>> reporter: with mccullough's release, the murder of maria ridulph becomes, once more, a mystery. erin moriarty, cbs news. >> pelley: up next, steve hartman's parable of sin and salvation. salvation. ♪ ♪ it's easy to love your laxative when that lax loves your body back. only miralax hydrates, eases and softens to unblock naturally, so you have peace of mind from start to finish. love your laxative. miralax. whyto learn, right?e? so you can get a good job and you're not working for peanuts. well what if i told you that peanuts can work for you? while you guys are busy napping, peanuts are delivering 7 grams of protein and 6 essential nutrients right to your mouth. you ever see a peanut take a day off? no. peanuts don't even get casual khaki fridays. because peanuts take their job seriously. so unless you want a life of
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>> reporter: of course, a lot of accused men make that claim, but not many arresting officers agree. so you phonied the report. >> i did. i falsified the report. >> reporter: this is former benton harbor police officer andrew collins. were you just trying to chalk up an arrest? >> basically, the start of that day, i was going to make sure i had another drug arrest. >> reporter: and in the end you put an innocent guy in jail. >> correct. yup. >> reporter: you lost everything. >> i lost everything. my only goal was to seek him when i got home and to hurt him. >> reporter: really? >> that was my goal. >> reporter: eventually, that crooked cop was caught, served a year and a half for falsifying many police reports, planting drugs, and stealing. of course, jameel was exonerated, but he still spent four years in prison for a crime he didn't commit. today, both men are back here in benton harbor, which is a small town.
maybe, a little too small. >> hey, guys, thank you. >> reporter: last year, by sheer coincidence, they both ended up at mosaic, a faith-based employment agency where they now work side by side in the same cafe. >> excuse me. >> reporter: and it was in these cramped quarters that the bad cop and the wrongfully accused had no choice but to have it out. >> i said, "honestly, i have no explanation. all i can do is say i'm sorry." >> reporter: and jameel says that's all it took. >> that was pretty much what i needed to hear. >> reporter: today they're not only cordial-- >> saturday we went to the trampoline park. >> reporter: they're friends. >> we talk about life. >> reporter: such close friends, not long ago jameel told andrew he loved him. and i started weeping because he doesn't owe me that. i don't deserve that, you know. >> reporter: did you forgive for his sake or for yours? >> no, for our sake.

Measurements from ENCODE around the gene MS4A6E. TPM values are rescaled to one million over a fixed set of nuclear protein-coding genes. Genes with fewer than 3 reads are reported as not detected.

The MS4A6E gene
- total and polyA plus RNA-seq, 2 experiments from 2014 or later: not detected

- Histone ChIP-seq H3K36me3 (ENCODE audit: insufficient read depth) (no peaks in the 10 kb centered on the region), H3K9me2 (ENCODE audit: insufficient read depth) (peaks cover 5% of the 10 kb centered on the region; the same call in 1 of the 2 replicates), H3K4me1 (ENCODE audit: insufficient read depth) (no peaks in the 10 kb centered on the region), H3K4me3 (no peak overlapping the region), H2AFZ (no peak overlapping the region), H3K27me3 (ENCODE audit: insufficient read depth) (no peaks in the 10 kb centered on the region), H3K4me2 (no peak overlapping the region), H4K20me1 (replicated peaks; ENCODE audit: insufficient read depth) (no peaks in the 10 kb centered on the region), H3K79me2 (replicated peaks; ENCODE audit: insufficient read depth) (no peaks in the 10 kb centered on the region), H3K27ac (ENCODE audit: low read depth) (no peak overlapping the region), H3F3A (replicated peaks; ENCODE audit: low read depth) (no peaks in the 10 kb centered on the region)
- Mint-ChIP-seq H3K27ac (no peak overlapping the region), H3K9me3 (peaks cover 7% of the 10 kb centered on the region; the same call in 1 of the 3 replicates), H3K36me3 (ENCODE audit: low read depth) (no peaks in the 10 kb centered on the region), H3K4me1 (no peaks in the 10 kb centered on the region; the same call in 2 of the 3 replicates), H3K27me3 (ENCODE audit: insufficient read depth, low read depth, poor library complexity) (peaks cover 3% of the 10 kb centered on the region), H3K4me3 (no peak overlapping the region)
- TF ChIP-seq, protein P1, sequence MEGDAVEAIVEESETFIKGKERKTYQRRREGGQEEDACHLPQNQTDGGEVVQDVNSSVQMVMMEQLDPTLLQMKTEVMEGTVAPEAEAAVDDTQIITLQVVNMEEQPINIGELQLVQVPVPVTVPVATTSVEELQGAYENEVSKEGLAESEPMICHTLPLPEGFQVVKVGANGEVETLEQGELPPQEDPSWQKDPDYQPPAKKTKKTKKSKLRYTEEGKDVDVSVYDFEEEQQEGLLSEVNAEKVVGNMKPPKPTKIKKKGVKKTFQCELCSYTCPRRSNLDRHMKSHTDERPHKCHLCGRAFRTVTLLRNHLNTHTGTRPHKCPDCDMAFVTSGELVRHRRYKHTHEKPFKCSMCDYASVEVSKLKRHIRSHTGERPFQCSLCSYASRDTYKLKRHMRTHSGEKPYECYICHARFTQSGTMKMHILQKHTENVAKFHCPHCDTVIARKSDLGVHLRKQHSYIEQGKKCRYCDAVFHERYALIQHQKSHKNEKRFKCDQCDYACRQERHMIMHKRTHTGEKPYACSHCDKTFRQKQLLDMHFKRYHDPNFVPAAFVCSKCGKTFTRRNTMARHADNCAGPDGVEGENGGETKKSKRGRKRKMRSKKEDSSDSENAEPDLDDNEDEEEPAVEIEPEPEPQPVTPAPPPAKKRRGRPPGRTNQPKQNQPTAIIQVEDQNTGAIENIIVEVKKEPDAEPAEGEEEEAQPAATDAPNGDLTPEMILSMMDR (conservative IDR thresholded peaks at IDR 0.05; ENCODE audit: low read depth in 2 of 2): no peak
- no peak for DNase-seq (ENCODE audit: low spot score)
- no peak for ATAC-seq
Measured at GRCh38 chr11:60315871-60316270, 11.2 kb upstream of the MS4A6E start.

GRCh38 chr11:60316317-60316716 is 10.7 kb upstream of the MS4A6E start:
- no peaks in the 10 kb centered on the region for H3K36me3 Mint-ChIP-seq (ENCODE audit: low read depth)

not just us, for our sake. >> reporter: jameel went on to tell me about his christian faith and a hope for a kinder mankind. he wants to be an example. so now he and andrew give speeches together about the importance of forgiveness and redemption, and clearly, if these two guys from the coffee shop can set aside their bitter grounds, what's our excuse? steve hartman, "on the road" in benton harbor, michigan. >> pelley: and that's the cbs evening news for tonight. for all of us at cbs news all around the world, i'm scott pelley, and i'll see you sunday on "60 minutes." good night. captioning sponsored by cbs gbhg
hollywood's power couple brs out big money in the bay ar. how bernie sanders supporte plan to crash the party. new at six:00, a hollywood power couple brings out big money in the bay area with hillary clinton and george clooney. how bernie sanders supporters plan to crash the party. >> new at 6:00, they ran in demanding cash. then opened fire. caught on camera, new at 6:00 as small as a pebble but could be an environmental disaster. how thousands of pieces of plastic are wiping out wildlife along the coast. >> and dramatic rescues from a burning south bay apartment building. they realized there was only one way out. good evening, i'm allen martin. >> i'm veronica de la cruz. hillary clinton's latest campaign stop a star-studded dinner in nob hill. george clooney and his wife are hosting a fundraiser for the
presidential candidate. kpix 5's betty yu tells us, those making the guest list are forking out big bucks. >> reporter: veronica, no doubt this is a high-priced private dinner and fundraiser. it's expected to get under way at 7:00 tonight. so we're expecting hillary clinton's motorcade to roll through here any minute. the home belongs to a venture capitalist. we are being kept at a distance because sfpd put up barricades. "a" list guests are expected including george clooney and his wife. to get a premium spot with the movie star and his wife and hillary clinton, couples must raise $353,000. that's not sitting well with many people in this